“The son wishes to remember what the father wishes to forget.” This Yiddish proverb has a certain poignancy for those of us whose families arrived in the U.S. within the past three or four generations. I had cause to think of it the other day when reading about a “deli summit” convened by the Canadian-born pastrami activist Noah Bernamoff. Last year, I wrote a column questioning why Jewish food was so stuck in time. But Bernamoff, whom I know and like, has opened two small delis in New York City with his wife Rae, and the two of them have put their hearts and souls into carving out a relevant, nonnostalgic approach to Jewish cooking. “Together, we, you know, kind of represent the future of Jewish food,” he told a Slate reporter in an unguarded moment.
But the “we” isn’t just Bernamoff and his wife; they are part of a network of like-minded allies striving to undo generations of assimilation. It’s not a sentiment unique to Jewish Americans; it’s the same for Asians, Hispanics, Caribbean peoples, and anyone else whose family figuratively hid the tortillas when company came. It may be a sign of fragmentation, Balkanization and the unraveling of American culture. But I think it’s future of American ethnic foodways.
Let’s get one thing out of the way: there was, and still is, a mainstream American food culture. We all know its totems: white bread, hamburgers, fried chicken, various Jell-O desserts and so on. They belong to everyone and no one, and they help to identify Americans to themselves and to each other. I’ve long believed that the citizen exam given to immigrants should require them to identify a hamburger, rather than answer the question “Who is the father of the country?” (George Washington.) It’s occasionally asserted by optimistic observers like myself, steeped in the dream of a more inclusive country, that formerly exotic foods like tacos, sushi, kimchi and the like have now become commonplace — a microcosm of the absorptive powers of the great melting pot. The melting pot is an engine of consensus, dissolving differences.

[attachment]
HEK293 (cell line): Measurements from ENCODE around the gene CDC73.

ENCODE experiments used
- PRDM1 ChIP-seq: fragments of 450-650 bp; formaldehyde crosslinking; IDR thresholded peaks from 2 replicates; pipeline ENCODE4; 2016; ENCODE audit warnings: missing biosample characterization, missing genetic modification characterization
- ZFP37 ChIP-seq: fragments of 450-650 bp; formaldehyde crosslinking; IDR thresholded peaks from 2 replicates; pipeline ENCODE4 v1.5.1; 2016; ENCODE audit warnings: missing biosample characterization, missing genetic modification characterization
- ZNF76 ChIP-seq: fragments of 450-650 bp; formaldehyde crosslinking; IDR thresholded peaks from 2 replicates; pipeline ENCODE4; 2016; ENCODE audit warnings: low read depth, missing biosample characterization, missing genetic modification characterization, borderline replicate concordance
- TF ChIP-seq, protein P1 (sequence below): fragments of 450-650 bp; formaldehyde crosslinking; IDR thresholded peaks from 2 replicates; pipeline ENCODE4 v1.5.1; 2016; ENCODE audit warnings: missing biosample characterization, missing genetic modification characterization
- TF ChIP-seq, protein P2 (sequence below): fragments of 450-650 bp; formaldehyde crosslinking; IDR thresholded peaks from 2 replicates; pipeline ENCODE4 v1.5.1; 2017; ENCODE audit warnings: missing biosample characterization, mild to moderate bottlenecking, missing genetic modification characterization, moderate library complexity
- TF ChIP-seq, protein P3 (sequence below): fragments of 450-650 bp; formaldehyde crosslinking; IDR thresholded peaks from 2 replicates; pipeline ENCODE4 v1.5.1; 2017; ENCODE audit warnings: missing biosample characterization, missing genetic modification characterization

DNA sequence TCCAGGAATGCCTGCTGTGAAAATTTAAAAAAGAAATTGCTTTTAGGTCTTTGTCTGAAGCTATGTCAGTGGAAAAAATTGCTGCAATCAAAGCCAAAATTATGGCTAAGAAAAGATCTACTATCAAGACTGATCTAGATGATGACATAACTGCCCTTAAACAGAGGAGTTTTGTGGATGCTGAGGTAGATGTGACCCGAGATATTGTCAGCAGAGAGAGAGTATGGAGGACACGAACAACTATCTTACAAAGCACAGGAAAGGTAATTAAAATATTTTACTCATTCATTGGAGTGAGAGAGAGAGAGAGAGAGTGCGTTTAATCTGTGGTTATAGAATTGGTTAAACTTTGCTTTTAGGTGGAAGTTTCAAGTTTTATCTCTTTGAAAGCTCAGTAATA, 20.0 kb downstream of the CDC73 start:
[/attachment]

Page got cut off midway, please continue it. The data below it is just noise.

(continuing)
But once those discordant elements get dissolved, what happens to the traditions they represent? Bernamoff’s deli summit raises the question in a way especially meaningful for me as an American Jew. As an ethnicity, we have a two-generation (at least) head start on some other ethnic groups. Later immigrants had a very different experience in America, as times changed — generally for the better. Asians were excluded by quotas until the 1960s, and have prospered as a broad geographic group; but many of their constituent traditions, like that of the Filipinos, remained culinarily invisible to the American mainstream. Likewise, an immense influx of Puerto Rican citizens left for the U.S. in the years after World War II, and frequently went back again in what is called a circular immigration. And yet, many of the staple items of the Puerto Rican table, from mofongo to pernil, are still to be found largely in places catering to a Puerto Rican clientele. That wasn’t the case for Jews, who in the postwar period carved out their place in American life, at least in urban centers. As a result, a handful of dishes had become staples of American life: pastrami, matzo-ball soup, and one or two others. But many others never made the cut, and were locked away in the attic with the prayer shawls and the Yiddish-language idioms.
So now, a new generation of Jews is rediscovering their roots. But will that be true of other groups? Take Filipino Americans. Their food never even really entered the mainstream, so some young chefs are skipping the rediscovery part, and presenting their food to the country in uncompromised form, at restaurants and catering companies like Rambutan in Chicago, Maharlika in New York City and Tarsier in Washington, D.C. In other cities Filipino Americans are still hiding the pancit.
It’s been said that the 2012 election is the last one in which “white people” will be the dominant factor. Will the coming years be the ones in which ethnic pride in the kitchen will be the exception rather than the rule? The recent history of America points that way. At least, I hope it does.